Eric Adams, Louis Molina can’t hide the horrors in NYC jails
Mayor Eric Adams and Correction Commissioner Louis Molina boasted last week of their progress in restoring safety to the city’s jails. Interesting timing: Three people died over just days around the same time while in the custody of Molina’s agency. Maybe boasting wasn’t such a great idea.
- At the start of the week, Anibal Carrasquillo, 39, became the seventh detainee to die on Rikers Island this year; he died of an apparent drug overdose in his cell. Drug overdose? How does that happen in a jail?
- The next day, Albert Drye, 50, succumbed at the Bellevue Hospital Prison Ward; his cause of death is unclear.
- The day after that, Antonio Bradley, 28, died from injuries sustained when he hanged himself in a Bronx court holding cell eight days previously.
Meanwhile, The Post reported that one Department of Correction facility, the Eric M. Taylor Center, has been so severely understaffed that most new admissions aren’t body-scanned for drugs, weapons or other contraband upon arrival — and that slashings, stabbings and overcrowding woes have surged.
Yet Adams claims he’s “pleased with what I’m seeing.” He pointed to the confiscation of 2,700 weapons at Rikers since February and reported that stabbings and slashings were actually down 63%.
Maybe so. Yet this year, detainee deaths in city jails are on pace to top the 16 in 2021. And the reports of violence are still beyond troubling.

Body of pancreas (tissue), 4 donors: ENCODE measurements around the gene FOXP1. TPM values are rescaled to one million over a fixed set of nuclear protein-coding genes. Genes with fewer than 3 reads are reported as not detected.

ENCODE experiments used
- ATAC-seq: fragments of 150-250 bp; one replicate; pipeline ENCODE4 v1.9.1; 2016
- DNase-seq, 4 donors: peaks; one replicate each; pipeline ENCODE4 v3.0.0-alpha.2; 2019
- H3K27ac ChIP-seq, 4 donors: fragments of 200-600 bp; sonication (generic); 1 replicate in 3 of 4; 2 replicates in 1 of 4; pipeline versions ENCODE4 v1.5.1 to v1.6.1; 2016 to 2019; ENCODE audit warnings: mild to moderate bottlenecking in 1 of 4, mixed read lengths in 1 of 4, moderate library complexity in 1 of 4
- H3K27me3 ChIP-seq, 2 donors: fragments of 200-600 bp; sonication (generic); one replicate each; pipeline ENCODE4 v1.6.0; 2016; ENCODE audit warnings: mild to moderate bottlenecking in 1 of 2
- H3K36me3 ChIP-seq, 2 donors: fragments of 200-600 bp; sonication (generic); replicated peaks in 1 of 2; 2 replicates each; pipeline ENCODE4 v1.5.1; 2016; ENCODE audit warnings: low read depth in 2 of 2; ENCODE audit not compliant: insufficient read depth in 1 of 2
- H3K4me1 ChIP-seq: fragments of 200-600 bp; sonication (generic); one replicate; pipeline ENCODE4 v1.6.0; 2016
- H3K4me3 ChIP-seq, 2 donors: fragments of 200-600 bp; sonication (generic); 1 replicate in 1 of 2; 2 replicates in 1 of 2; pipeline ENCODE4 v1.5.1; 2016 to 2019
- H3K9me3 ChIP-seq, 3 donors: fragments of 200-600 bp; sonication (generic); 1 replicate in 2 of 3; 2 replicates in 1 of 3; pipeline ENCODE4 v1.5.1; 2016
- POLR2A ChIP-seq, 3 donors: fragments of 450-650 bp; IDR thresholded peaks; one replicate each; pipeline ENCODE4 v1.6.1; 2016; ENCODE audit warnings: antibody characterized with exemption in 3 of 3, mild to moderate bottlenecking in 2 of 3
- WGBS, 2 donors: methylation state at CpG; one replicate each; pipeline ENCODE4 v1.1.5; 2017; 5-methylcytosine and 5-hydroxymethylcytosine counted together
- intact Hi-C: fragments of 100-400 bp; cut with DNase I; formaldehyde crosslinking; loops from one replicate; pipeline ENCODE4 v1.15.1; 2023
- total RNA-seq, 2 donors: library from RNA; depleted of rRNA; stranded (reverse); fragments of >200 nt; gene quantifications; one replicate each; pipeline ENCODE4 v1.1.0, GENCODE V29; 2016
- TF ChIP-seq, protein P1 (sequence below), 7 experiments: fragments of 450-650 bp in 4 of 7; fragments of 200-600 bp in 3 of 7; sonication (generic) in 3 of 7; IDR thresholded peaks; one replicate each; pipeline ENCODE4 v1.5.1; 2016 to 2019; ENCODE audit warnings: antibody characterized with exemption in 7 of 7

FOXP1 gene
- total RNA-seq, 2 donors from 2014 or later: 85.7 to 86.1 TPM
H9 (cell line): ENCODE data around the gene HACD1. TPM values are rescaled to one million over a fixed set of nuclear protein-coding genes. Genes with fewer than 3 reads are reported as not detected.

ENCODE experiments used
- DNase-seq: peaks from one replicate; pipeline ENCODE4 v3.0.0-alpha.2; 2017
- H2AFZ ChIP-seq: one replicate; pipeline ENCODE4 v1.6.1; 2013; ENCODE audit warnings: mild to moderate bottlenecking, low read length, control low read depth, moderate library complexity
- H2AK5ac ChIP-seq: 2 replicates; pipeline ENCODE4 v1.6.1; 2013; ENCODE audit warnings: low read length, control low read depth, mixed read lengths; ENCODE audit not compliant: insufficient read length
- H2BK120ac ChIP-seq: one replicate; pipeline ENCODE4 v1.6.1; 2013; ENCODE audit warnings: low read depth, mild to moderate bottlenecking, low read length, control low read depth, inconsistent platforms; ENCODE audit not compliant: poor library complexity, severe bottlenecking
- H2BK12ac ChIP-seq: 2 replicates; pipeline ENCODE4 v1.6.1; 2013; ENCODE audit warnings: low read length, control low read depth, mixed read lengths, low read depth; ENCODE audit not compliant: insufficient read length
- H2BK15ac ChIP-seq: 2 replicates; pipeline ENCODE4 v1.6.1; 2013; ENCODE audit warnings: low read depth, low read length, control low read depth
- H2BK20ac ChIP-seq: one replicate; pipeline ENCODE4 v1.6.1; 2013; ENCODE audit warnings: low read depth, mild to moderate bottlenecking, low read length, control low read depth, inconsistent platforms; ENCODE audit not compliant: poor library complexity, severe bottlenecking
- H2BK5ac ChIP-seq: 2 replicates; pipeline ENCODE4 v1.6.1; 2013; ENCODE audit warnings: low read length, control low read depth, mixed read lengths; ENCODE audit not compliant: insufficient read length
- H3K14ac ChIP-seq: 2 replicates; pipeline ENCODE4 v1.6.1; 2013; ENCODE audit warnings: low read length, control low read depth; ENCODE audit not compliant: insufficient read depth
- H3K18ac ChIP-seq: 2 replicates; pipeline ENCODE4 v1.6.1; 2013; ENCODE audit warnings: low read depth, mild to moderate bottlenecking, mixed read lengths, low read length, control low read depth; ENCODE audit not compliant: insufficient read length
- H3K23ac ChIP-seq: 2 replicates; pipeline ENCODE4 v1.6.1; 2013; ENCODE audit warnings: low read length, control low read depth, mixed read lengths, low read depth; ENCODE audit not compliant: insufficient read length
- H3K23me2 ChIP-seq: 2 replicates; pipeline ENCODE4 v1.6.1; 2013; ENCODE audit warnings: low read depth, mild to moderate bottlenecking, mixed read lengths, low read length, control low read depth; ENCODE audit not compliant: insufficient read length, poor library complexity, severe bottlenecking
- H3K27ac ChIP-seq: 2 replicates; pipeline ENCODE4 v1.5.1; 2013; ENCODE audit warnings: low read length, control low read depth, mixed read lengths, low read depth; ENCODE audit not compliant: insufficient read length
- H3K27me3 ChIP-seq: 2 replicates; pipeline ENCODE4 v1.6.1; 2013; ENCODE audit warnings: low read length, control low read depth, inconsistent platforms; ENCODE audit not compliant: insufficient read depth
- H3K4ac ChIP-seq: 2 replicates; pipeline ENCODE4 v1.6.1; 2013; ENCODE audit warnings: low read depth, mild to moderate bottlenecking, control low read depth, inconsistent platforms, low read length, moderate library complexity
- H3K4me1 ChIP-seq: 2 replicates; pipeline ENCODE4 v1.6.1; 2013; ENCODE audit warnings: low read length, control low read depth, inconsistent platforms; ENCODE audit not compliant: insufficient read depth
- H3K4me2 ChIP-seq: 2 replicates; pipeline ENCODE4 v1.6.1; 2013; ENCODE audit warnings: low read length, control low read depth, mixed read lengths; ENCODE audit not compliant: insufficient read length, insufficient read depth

The Post learned that Molina shut down the Otis Bantum Correctional Center this month and transferred a number of top staff members to EMTC in an effort to quell the violence. It’s a good start.
Clearly, Adams and Molina know the spotlight’s on them. They barely avoided a federal takeover of Rikers recently when a judge approved a plan letting them maintain control for at least the next few months.
And, in fairness, the de Blasio administration left them a royal mess, with staffing and other complex issues that aren’t easy to fix quickly.
But trying to put a happy face on the situation — even as three people die in a matter of days — is hardly the right response. They need to restore order fast.
After all, endless headlines about Rikers’ deaths will only push New York’s looniest progressives to argue that the jails are too unsafe for anyone to be sent to them — and they may well be right. What will Adams do to control crime then?